Sensing ferment amongst conservatives, a former Bozeman lawmaker is launching a campaign against what he calls Montana’s “big-government Republicans.”
This is not the first time Roger Koopman, who represented southern Gallatin County in the Montana House of Representatives from 2005 to 2008, has publicly challenged fellow Republicans on their conservative credentials.
But Koopman said Thursday his latest effort, done under the banner of the newly formed Montana Conservative Alliance, aims to harness the energy of tea parties and other conservative movements that are “ready and anxious to help any principled conservative get elected.”
“Democrats don’t negotiate their basic principles, and Republicans, depending on the Republican, often do. The more liberal leaning Republicans do,” Koopman, executive director of the new group, said Thursday.
In a letter sent to Republican lawmakers, Koopman said his new group is “not a partisan or Republican organization,” but adds that its “chief focus at this time will be on the Republican primaries, since that’s where most or all conservatives will be found.”
In 2008, Koopman made a public plea to fellow conservatives to oust “socialist Republicans” from office, and singled out more than a dozen GOP lawmakers as too liberal. Many of the incumbents named by Koopman that time around wound up facing primary challengers, and three lost in the primary, including Bruce Malcolm in Park County. Malcolm was defeated by Rep. Joel Boniek, R-Livingston.
Asked if he had any Republicans in mind this time, Koopman named four: Rep. Llew Jones, R-Conrad; Rep. Duane Ankney, R-Colstrip; Rep. Jesse O’Hara, R-Great Falls; and Sen. Dave Lewis, R-Helena.
“I’m not surprised,” said Lewis when asked about the effort.
He said he had heard Koopman was driving to Helena Thursday night in hopes of recruiting a challenger.
Lewis described himself as a “pragmatic Republican.”
“I don’t believe in tax increases, I am strongly pro-life. … I got an ‘F’ from the MEA-MFT,” Lewis said, referring to the state teachers’ union. “If that doesn’t satisfy Roger, that’s fine.”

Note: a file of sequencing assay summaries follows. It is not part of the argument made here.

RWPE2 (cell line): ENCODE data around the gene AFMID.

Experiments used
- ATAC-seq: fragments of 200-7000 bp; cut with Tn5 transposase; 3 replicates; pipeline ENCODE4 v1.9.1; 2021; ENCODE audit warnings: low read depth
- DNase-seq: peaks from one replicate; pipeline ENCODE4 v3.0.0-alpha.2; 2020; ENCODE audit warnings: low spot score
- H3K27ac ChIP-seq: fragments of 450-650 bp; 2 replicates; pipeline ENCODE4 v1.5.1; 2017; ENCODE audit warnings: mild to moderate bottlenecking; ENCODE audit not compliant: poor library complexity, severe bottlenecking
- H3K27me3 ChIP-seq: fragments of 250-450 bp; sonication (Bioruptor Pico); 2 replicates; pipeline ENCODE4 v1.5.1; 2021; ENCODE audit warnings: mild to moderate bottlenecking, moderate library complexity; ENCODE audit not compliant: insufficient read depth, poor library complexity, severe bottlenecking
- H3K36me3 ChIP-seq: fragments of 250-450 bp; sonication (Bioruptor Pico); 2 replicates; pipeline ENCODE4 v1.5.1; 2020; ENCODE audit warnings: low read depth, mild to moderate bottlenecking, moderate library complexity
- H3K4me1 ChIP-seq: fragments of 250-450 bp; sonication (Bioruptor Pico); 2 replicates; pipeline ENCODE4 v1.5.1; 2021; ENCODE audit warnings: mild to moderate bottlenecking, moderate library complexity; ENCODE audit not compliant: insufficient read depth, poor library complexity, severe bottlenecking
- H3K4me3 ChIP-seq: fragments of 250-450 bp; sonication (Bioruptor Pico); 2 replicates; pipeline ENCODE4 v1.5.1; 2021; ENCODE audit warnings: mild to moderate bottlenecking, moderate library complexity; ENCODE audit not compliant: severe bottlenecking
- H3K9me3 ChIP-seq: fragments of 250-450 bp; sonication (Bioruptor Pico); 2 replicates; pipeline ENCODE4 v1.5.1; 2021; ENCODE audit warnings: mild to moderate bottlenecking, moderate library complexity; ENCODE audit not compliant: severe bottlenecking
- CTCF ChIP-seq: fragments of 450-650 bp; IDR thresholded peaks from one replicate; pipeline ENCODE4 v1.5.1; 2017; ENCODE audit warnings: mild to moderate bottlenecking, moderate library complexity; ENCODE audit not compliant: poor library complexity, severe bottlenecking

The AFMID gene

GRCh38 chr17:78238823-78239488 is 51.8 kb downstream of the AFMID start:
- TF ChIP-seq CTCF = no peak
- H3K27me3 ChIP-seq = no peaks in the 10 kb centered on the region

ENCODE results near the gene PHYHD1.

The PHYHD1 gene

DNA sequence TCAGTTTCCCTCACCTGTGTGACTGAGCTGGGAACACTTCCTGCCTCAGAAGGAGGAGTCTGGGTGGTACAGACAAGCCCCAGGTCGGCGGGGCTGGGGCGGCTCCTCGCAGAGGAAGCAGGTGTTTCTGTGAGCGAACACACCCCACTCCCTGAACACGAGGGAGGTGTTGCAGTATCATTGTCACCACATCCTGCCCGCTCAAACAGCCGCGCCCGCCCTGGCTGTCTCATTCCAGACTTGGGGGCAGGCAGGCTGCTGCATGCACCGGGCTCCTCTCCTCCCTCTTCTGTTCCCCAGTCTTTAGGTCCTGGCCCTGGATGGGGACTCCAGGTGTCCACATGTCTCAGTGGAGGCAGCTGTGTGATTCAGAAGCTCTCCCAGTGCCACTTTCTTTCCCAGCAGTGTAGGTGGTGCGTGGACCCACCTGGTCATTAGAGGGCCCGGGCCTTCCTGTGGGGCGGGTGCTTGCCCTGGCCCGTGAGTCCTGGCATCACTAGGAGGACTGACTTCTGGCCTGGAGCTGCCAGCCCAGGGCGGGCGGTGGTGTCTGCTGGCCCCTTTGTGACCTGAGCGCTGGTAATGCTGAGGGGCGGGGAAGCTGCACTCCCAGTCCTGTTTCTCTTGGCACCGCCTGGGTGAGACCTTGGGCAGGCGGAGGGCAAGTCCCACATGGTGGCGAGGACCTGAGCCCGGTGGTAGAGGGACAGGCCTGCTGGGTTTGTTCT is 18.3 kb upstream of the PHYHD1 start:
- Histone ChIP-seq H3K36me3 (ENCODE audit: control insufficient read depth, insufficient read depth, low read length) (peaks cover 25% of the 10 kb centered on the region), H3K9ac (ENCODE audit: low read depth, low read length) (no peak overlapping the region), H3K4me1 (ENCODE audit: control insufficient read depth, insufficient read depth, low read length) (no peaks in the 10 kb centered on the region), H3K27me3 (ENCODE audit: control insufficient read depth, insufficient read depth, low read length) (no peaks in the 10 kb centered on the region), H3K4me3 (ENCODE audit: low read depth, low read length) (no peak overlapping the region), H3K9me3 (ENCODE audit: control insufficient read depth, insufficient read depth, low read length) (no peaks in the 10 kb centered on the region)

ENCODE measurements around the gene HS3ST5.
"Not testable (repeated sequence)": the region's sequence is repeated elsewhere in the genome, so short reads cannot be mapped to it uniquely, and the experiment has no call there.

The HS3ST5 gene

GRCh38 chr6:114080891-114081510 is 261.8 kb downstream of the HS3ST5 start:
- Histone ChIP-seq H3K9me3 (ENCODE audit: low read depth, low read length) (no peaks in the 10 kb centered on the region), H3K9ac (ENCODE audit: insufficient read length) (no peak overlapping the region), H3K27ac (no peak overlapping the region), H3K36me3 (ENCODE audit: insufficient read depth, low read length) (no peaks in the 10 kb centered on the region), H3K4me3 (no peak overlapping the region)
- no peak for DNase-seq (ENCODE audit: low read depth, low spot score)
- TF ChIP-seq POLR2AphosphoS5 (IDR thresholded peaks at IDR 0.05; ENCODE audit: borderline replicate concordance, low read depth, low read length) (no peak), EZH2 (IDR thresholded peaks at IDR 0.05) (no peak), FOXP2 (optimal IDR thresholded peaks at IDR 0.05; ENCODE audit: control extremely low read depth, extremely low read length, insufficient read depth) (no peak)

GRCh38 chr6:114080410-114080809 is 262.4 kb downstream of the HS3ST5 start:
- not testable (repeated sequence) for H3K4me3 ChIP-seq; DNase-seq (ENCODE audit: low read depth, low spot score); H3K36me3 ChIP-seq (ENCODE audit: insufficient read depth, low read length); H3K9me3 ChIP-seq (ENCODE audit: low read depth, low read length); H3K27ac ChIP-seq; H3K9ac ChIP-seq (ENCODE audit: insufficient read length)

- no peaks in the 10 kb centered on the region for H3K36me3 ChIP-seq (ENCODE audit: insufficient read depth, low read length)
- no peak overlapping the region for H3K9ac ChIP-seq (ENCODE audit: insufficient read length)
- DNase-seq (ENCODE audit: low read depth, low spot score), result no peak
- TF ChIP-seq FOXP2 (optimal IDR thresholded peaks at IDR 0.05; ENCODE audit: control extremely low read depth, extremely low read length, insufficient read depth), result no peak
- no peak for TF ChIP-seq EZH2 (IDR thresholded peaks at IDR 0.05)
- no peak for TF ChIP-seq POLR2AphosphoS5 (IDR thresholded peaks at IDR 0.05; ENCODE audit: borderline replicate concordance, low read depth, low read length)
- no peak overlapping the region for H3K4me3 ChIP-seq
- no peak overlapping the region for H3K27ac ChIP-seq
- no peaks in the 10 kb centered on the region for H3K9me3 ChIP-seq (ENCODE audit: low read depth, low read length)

O’Hara was also defiant.
“If Koopman sees you go over to the opponents and try to work out something that works out for the both of us, he has a problem with that,” he said. “He thinks you don’t even visit with the other side, you don’t comprise…. I don’t think the voters send us over just to go head to head.”
Lewis did express fear that the race could turn nasty, citing a Republican primary in 2008 between Melville Republican Mike Miller and sitting Rep. John Ward, R-Helena, one of the lawmakers dubbed “socialist” by Koopman. In that race, fliers were sent to voters by a Bozeman-based group putting Ward’s photo beside pictures of serial killers.
“Let him take his best shot,” Lewis said. “I will work very hard. I get into campaigns. That’s for sure.”
Montana GOP chairman Will Deschamps said the party wouldn’t be wading into any primary battles.
“The party doesn’t anoint anyone. The anointing is done by the candidate and the voters,” he said.
He said primaries can “sharpen” candidates, and help them raise money. Still, he admitted that primary fights can get ugly.
“I suspect that when it comes to incumbents, it might get a little messier, but that’s our election process,” he said.
Daniel Person can be reached at firstname.lastname@example.org or 582-2665.